Former Butterball COO Joe Nalley spoke with The National Provisioner editor-in-chief Andy Hanacek as he retires after 46 years about a variety of topics in the industry. Watch all videos here. In the first part of the series, Nalley discusses how the size of the animal coming into market has increased, how equipment had to change to accommodate that, and how they handled consumer concerns about bigger animals.
Andy Hanacek: Joe, thanks for joining me for this series of questions and answers as you ride off into retirement after 46 years in the industry. I appreciate your time. The first topic I wanted to talk to you about is cost competitiveness in the protein industry. How has the industry gotten better at becoming cost competitive over time that you’ve seen in the industry itself?
Joe Nalley: I think one of the most impressive things—and I don’t know how much it is talked about—is the size of the animal coming into market. When I first started in the industry, I was in the hog business, and a market-size hog was considered to be about 180 to 200 pounds. Now, they are very commonly over 300 pounds coming in. Cattle were coming in live-weight at 700 pounds. Now, my understanding is—and I haven’t been on the cattle size in a while—[the live-weight] is 1,300 to 1,400 pounds, maybe even more. Turkeys were 28 pounds, and now regularly they are over 50 pounds. Chicken has gone the same direction. You are moving about 80 percent more weight through with animals that size, and the more amazing thing is [the animals] are younger. They are coming into market at a younger age, and they have less fat, less waste, leaner, and their feet conversion is about 30 percent better. It’s just amazing what the live side of the industry has done on essentially all proteins.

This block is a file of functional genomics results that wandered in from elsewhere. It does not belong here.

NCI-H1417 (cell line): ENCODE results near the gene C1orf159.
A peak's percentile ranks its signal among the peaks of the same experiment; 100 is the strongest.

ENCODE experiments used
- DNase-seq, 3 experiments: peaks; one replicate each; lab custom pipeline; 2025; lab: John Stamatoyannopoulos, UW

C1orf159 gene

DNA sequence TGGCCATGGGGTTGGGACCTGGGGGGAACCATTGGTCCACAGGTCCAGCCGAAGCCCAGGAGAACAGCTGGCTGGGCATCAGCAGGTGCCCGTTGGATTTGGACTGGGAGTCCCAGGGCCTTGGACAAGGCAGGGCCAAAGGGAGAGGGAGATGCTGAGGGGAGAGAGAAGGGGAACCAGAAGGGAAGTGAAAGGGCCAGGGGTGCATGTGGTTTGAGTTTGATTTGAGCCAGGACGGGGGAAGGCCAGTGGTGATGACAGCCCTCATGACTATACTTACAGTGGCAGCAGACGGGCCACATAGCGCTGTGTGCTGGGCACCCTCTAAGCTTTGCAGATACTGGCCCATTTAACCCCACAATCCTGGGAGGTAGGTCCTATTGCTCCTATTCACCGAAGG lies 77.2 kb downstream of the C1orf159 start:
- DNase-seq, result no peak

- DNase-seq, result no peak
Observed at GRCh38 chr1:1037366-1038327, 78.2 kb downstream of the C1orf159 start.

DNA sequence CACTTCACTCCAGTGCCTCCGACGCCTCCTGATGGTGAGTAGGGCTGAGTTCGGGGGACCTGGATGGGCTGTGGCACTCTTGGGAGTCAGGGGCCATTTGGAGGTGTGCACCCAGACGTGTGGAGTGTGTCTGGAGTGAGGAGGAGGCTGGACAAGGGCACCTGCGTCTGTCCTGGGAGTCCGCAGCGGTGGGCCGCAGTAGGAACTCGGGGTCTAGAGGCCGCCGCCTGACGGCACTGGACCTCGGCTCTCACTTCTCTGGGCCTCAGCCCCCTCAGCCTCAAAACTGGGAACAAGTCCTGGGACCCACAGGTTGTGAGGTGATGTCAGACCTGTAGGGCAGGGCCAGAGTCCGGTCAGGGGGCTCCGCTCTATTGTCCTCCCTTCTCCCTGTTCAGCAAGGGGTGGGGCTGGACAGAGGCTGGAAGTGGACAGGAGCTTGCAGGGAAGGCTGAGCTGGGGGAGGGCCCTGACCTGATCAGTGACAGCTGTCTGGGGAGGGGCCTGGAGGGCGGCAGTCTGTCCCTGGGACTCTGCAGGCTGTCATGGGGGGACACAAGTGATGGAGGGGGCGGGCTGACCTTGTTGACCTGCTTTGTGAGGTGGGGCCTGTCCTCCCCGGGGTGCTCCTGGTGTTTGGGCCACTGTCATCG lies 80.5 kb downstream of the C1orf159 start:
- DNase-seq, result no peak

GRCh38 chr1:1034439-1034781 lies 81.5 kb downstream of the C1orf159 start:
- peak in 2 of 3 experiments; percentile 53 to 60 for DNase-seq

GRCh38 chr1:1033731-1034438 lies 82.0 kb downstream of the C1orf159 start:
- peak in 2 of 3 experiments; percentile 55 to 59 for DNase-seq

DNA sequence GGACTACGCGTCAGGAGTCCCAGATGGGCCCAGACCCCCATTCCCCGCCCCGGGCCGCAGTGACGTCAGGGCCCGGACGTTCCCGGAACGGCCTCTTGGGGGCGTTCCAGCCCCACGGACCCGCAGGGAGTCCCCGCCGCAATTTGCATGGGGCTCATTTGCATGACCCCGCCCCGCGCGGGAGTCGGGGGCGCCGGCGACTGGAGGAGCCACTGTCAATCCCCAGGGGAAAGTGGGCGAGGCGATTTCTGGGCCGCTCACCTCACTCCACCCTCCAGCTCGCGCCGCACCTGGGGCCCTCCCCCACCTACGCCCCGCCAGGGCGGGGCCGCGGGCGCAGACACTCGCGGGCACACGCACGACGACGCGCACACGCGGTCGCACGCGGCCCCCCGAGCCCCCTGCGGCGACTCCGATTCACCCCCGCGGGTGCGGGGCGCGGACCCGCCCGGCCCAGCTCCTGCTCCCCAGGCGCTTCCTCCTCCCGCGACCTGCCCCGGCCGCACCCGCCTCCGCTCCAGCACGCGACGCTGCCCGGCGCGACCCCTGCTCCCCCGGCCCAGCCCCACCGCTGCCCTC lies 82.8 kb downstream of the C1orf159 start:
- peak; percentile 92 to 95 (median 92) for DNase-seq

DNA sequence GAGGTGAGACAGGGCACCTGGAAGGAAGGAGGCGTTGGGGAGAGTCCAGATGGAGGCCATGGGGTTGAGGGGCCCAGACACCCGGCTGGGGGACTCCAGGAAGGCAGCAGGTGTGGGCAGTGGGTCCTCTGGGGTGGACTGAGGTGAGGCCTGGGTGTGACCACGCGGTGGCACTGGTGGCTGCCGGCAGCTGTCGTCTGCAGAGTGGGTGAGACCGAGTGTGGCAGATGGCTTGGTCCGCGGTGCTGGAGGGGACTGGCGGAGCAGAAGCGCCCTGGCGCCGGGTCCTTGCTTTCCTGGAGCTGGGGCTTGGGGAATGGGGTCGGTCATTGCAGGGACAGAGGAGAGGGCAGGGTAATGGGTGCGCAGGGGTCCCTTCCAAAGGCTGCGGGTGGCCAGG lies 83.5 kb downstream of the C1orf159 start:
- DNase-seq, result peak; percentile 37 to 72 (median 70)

Hanacek: That’s created some challenges on the equipment side over the many years, right? You’ve had to make in some instances equipment that can handle these larger birds or hogs or whatever it may be, right?
Nalley: No question that has required some changes, although as usual you can always do more than you think you can. Since Butterball has been the final step in my career, we were talking about taking super tom turkeys up to 50 pounds, and everybody said, “you can’t do that. They are too big. They won’t fit here. They won’t do that.” But you know what, with some adjustments here and there, you can make it work.
Hanacek: Sometimes too on the consumer side—and I know you weren’t consumer affairs kind of person necessarily—that bigger animal has been mislabeled in some ways as almost too big. What has the industry done right to grow the animals out the right way?
Nalley: I think one of the bigger concerns about the bigger animals was that typically more fat and not as much lean, and that has been addressed through feeding regimes and genetics and proper management. It’s an interesting point you make, because piece size and serving size has probably decreased through the years as opposed to going bigger, particularly with smaller families than we may have seen 46 years ago. It’s a little bit of a change, but the industry has been able to address that, and I think the industry listens to the consumer probably more today than ever.
Check out the rest of our video series with former Butterball COO Joe Nalley!
Report Abusive Comment